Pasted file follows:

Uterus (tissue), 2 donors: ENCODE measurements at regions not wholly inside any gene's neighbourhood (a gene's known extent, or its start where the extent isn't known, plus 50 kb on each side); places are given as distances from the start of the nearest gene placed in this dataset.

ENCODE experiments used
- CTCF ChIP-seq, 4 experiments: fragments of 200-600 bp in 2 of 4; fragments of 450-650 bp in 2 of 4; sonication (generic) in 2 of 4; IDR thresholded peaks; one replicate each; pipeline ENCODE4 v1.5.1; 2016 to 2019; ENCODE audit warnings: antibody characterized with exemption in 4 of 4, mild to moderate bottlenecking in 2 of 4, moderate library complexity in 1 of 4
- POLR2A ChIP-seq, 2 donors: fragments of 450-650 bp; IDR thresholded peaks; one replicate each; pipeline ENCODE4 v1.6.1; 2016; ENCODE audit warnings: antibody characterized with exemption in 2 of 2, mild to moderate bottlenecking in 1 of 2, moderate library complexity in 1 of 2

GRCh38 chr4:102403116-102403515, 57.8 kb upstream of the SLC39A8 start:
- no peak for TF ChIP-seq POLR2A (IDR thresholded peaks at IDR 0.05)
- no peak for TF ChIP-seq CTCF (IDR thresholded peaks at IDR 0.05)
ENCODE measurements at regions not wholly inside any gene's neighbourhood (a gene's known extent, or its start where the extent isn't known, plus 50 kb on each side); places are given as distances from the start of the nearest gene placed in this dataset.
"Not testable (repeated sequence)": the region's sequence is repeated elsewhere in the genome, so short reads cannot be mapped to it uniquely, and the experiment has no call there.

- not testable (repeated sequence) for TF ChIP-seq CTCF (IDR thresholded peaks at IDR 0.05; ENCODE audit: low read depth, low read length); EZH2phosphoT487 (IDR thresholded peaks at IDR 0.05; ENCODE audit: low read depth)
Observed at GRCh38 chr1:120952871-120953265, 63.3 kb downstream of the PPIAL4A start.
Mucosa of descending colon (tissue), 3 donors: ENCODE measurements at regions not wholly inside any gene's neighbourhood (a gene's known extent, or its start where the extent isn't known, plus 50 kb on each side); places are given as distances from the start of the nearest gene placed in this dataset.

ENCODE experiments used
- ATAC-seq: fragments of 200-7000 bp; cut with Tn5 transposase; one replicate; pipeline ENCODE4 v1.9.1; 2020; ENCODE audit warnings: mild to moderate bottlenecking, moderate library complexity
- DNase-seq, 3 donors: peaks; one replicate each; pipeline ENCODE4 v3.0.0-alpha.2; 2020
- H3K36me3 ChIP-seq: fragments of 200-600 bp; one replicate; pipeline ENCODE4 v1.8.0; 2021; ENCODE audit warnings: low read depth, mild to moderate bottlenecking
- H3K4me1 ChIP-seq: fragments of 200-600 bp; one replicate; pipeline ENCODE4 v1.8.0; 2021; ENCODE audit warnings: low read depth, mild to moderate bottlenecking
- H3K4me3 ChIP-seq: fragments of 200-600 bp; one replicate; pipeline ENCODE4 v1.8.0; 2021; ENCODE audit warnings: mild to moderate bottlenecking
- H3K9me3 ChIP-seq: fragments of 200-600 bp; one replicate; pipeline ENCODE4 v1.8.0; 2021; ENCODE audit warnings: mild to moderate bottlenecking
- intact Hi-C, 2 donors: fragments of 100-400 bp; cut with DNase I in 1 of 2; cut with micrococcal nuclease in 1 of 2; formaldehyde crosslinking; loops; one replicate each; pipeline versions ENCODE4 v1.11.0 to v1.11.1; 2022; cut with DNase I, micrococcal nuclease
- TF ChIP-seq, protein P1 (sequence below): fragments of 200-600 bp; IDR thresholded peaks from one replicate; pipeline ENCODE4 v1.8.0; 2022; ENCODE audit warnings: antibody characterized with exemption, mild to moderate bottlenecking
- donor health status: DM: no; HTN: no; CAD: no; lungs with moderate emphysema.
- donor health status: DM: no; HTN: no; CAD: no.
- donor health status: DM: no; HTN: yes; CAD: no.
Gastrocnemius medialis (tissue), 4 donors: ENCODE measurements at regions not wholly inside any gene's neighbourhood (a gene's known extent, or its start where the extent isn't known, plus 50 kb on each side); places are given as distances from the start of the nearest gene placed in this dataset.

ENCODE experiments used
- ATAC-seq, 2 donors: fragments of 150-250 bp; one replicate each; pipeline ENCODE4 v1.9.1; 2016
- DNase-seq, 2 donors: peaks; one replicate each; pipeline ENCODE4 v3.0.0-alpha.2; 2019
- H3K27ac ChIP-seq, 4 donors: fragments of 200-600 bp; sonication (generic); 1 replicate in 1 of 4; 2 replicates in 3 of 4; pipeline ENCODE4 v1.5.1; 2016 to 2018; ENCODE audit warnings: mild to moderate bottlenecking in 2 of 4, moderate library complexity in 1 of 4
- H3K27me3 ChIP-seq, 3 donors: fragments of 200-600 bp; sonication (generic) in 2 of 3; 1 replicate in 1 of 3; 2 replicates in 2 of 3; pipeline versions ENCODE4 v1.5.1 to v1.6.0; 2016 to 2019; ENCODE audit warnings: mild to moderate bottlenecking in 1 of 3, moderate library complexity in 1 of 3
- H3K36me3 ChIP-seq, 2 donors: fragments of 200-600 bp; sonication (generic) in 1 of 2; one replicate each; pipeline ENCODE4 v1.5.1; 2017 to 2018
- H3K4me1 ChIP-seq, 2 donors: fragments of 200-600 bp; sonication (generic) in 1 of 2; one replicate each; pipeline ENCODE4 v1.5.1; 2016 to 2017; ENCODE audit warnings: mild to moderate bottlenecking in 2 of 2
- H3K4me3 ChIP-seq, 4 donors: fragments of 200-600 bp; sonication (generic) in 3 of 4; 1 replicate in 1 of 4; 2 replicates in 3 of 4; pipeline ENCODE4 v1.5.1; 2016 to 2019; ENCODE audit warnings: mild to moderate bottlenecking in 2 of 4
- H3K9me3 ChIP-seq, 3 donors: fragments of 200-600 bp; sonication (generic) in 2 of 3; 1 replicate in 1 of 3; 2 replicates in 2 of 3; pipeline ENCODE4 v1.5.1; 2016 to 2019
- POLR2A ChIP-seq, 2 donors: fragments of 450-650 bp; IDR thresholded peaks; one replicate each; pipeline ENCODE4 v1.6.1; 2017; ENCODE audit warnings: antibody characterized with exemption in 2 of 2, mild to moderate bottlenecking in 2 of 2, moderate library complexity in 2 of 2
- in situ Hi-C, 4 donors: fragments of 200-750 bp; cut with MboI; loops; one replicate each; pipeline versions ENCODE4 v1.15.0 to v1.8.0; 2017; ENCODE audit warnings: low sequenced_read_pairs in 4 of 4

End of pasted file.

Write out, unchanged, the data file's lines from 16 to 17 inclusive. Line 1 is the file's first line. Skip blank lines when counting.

- H3K36me3 ChIP-seq: fragments of 200-600 bp; one replicate; pipeline ENCODE4 v1.8.0; 2021; ENCODE audit warnings: low read depth, mild to moderate bottlenecking
- H3K4me1 ChIP-seq: fragments of 200-600 bp; one replicate; pipeline ENCODE4 v1.8.0; 2021; ENCODE audit warnings: low read depth, mild to moderate bottlenecking